Interestingly, a “Twenty-Negro Law” exempted substantial slaveholders from conscription, resulting in opposition by some to what was called a “rich man’s war and poor man’s fight.” The government in Richmond could temporarily commandeer slaves for war labor. Furthermore, high taxation (which the Southern Democrats supposedly abhorred) combined with food shortages to cause notorious “bread riots” in Richmond and mass desertions from the South’s armies. In some regions, deserters and draft dodgers formed armed militias that essentially ruled certain counties as independent nations.
The story was the same, North and South, as it often is: “Military necessity” and a long, bloody war curtailed individual freedom.
Carnage: Waging the Civil War
It was a bloodbath. From start to finish, thousands upon thousands of Americans—clad in blue or gray—fell dead or maimed on the field of battle. Few had predicted such a massive bloodletting; after all, this was to be a 90-day war. Instead it lasted more than four years. The American Civil War was by far the costliest in American history. Some 600,000 died, if not more—equivalent to more than the American fatalities of the two world wars taken together. On a single day at the Battle of Antietam (Sept. 17, 1862), more men were killed and wounded on both sides than in all previous American wars. More Union men became casualties that day than the number that would fall on D-Day in 1944.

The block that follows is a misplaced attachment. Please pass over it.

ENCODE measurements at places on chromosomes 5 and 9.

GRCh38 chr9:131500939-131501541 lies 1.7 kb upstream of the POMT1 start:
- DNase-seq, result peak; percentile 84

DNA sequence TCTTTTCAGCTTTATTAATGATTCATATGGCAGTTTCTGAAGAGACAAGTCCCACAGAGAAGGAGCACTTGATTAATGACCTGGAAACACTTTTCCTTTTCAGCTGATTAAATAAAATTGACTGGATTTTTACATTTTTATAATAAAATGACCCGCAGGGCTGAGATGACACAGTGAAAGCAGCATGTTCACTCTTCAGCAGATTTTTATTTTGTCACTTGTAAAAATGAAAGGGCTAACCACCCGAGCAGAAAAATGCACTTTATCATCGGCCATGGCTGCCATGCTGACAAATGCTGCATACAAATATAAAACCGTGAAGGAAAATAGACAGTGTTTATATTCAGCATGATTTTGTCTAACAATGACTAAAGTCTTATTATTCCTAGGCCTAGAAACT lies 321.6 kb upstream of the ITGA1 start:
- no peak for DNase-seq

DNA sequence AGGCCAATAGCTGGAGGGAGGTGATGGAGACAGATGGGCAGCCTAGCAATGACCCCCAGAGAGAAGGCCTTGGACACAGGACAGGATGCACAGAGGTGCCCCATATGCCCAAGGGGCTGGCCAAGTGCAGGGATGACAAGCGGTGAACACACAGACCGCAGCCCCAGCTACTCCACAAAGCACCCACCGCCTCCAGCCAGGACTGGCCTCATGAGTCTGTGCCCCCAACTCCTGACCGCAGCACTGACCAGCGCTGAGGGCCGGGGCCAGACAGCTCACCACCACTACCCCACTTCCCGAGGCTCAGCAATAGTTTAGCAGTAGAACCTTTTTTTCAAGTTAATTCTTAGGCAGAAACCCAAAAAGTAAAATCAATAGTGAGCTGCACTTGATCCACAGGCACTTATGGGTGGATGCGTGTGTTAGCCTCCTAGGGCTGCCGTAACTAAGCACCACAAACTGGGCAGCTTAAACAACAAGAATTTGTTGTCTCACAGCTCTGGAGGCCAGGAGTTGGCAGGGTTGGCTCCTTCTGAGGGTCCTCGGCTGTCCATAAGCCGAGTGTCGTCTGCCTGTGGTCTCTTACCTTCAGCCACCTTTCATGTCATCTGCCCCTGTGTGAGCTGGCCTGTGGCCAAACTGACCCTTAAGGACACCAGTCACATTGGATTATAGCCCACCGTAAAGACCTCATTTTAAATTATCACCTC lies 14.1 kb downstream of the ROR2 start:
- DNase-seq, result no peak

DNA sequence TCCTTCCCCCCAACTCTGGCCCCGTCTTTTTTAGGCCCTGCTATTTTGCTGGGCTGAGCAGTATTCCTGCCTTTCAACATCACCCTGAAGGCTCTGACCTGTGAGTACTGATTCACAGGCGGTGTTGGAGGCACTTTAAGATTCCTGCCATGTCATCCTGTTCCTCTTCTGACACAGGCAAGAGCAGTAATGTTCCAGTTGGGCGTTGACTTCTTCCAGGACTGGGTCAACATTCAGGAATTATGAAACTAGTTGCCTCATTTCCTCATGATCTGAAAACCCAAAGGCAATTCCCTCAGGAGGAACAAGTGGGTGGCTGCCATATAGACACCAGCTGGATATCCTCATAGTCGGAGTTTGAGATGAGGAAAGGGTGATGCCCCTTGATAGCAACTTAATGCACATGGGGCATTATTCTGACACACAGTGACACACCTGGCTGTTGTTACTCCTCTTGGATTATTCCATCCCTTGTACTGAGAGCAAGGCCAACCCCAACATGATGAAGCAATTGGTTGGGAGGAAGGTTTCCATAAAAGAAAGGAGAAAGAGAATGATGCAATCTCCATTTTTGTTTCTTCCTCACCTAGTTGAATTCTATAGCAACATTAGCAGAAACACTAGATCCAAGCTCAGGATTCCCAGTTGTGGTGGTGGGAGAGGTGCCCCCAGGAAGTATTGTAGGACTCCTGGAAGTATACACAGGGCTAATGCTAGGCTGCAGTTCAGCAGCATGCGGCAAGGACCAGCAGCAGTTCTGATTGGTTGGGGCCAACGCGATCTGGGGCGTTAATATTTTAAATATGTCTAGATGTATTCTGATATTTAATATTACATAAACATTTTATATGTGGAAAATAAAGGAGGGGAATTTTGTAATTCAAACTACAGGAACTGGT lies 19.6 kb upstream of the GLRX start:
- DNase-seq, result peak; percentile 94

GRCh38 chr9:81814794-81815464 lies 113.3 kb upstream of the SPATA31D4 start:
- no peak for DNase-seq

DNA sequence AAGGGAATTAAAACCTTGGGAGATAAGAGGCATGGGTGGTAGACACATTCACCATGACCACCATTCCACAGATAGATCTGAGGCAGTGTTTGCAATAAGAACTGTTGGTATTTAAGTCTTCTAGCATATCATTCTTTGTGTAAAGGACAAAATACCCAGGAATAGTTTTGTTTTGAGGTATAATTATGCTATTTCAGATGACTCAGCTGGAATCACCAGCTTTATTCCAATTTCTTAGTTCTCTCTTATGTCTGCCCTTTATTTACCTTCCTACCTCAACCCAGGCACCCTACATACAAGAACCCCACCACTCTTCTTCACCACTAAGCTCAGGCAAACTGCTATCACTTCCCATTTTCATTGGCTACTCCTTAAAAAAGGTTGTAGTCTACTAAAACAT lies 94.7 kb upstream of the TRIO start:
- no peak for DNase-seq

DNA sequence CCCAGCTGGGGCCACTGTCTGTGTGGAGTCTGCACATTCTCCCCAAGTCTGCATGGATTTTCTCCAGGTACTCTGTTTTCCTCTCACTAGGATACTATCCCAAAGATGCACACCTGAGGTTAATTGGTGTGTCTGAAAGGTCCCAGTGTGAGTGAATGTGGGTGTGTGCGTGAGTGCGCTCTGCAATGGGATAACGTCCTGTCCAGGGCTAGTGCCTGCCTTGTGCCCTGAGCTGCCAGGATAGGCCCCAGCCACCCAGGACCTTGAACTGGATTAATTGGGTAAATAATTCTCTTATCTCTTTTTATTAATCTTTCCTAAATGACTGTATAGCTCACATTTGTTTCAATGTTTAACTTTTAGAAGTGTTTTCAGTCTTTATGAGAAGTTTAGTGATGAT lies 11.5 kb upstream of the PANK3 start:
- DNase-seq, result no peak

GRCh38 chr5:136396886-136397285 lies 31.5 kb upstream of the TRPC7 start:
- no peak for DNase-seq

The primary cause of all this death and destruction (besides the devotion of both sides) was the rifled musket. In previous wars, the United States and other belligerents generally used smoothbore muskets, which were far less accurate. Rifling a musket increased its range and accuracy fourfold and made the defense the far stronger tactical position. The rifle also decreased the offensive value of artillery, as gunners could now be picked off when the cannons were brought forward. Furthermore, traditional cavalry charges became a thing of the past, since bullets took down horses and riders long before they could reach the infantrymen’s lines.
Still, there was more to it than mere technology. The tactics of this war had not yet caught up with the technological advances. Most officers on both sides, trained in Napoleonic tactics at West Point, preferred the offensive to the defensive. They were taught to be aggressive and to seek out and destroy the enemy’s main force. Few recognized the transformational power of the rifle soon enough to stray from the “close-order column” tactics of the Napoleonic Wars, and they marched their men straight into the deadly maelstrom of enemy fire. Though often misguided, these officers were brave; there is no question. Colonels and generals led from the front, and in the Civil War a general was more likely to be killed than a private. The inverse has tended to be true ever since. By war’s end, after years of failure to recognize the tactical revolution that had been unleashed, both sides had shifted to entrenchments and defensive fortifications. Unfortunately, by then hundreds of thousands had fallen in foolish close-order charges.
We Are Men: Black Soldiers in the Civil War